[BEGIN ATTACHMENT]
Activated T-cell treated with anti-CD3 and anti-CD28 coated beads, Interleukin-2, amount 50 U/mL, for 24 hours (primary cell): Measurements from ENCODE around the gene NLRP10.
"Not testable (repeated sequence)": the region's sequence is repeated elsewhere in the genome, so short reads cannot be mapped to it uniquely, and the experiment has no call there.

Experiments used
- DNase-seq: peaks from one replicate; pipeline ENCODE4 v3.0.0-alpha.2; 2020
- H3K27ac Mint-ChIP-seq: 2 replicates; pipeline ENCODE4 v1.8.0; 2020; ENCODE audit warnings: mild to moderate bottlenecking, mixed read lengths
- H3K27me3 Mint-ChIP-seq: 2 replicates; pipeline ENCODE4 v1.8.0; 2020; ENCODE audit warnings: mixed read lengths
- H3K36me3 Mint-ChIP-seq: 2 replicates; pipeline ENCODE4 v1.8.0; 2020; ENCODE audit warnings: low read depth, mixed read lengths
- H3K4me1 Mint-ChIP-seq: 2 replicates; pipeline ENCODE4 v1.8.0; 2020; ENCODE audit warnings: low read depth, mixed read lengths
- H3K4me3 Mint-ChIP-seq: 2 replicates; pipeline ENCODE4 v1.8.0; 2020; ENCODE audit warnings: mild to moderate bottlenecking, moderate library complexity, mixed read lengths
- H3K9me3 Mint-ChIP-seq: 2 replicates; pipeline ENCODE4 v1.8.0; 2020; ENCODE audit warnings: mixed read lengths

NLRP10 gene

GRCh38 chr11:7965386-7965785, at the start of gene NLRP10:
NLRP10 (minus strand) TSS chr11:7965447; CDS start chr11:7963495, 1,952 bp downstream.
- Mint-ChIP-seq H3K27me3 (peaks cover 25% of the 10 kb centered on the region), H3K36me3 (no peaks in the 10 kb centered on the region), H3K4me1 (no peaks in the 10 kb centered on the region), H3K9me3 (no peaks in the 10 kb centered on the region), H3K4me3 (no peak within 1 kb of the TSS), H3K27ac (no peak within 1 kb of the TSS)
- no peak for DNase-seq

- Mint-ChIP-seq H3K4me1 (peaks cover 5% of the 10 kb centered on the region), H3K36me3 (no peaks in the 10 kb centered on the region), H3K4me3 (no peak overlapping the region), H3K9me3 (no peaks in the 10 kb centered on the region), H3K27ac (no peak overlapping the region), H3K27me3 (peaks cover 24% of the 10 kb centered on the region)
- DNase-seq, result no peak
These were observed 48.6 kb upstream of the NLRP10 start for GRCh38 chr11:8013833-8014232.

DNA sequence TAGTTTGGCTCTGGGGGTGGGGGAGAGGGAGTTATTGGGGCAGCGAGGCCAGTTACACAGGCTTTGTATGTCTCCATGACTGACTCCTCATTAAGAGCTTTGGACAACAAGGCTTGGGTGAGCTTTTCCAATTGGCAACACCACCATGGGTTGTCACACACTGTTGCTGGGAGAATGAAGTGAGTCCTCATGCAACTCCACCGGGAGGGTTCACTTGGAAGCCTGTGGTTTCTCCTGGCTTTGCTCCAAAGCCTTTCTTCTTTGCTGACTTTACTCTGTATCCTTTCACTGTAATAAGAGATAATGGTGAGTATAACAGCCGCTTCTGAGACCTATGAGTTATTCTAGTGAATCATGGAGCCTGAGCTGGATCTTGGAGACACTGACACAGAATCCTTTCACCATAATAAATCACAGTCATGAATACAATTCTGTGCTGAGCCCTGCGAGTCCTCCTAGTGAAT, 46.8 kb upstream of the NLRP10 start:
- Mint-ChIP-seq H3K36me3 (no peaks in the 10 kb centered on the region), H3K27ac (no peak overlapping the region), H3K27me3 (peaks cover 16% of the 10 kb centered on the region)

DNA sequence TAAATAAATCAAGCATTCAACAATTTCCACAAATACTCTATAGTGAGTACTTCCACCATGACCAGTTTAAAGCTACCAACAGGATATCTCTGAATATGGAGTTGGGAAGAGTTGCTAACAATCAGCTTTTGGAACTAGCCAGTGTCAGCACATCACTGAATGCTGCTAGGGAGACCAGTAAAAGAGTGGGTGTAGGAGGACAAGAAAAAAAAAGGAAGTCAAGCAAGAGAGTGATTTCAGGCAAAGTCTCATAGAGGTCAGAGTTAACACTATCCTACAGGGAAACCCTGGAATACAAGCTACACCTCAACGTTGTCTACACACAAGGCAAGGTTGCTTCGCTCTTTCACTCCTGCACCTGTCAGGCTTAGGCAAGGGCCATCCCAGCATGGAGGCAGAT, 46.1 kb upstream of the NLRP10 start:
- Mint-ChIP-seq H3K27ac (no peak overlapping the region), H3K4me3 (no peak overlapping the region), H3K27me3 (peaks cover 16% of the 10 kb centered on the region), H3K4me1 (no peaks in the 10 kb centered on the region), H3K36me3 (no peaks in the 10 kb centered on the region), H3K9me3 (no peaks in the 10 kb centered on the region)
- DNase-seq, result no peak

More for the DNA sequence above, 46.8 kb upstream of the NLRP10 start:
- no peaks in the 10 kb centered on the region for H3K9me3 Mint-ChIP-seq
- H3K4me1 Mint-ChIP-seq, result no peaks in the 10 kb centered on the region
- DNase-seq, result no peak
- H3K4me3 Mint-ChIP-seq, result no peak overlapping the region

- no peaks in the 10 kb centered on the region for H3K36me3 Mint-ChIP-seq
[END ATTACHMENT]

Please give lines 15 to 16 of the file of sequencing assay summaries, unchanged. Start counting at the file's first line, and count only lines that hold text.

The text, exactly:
- no peak for DNase-seq

- Mint-ChIP-seq H3K4me1 (peaks cover 5% of the 10 kb centered on the region), H3K36me3 (no peaks in the 10 kb centered on the region), H3K4me3 (no peak overlapping the region), H3K9me3 (no peaks in the 10 kb centered on the region), H3K27ac (no peak overlapping the region), H3K27me3 (peaks cover 24% of the 10 kb centered on the region)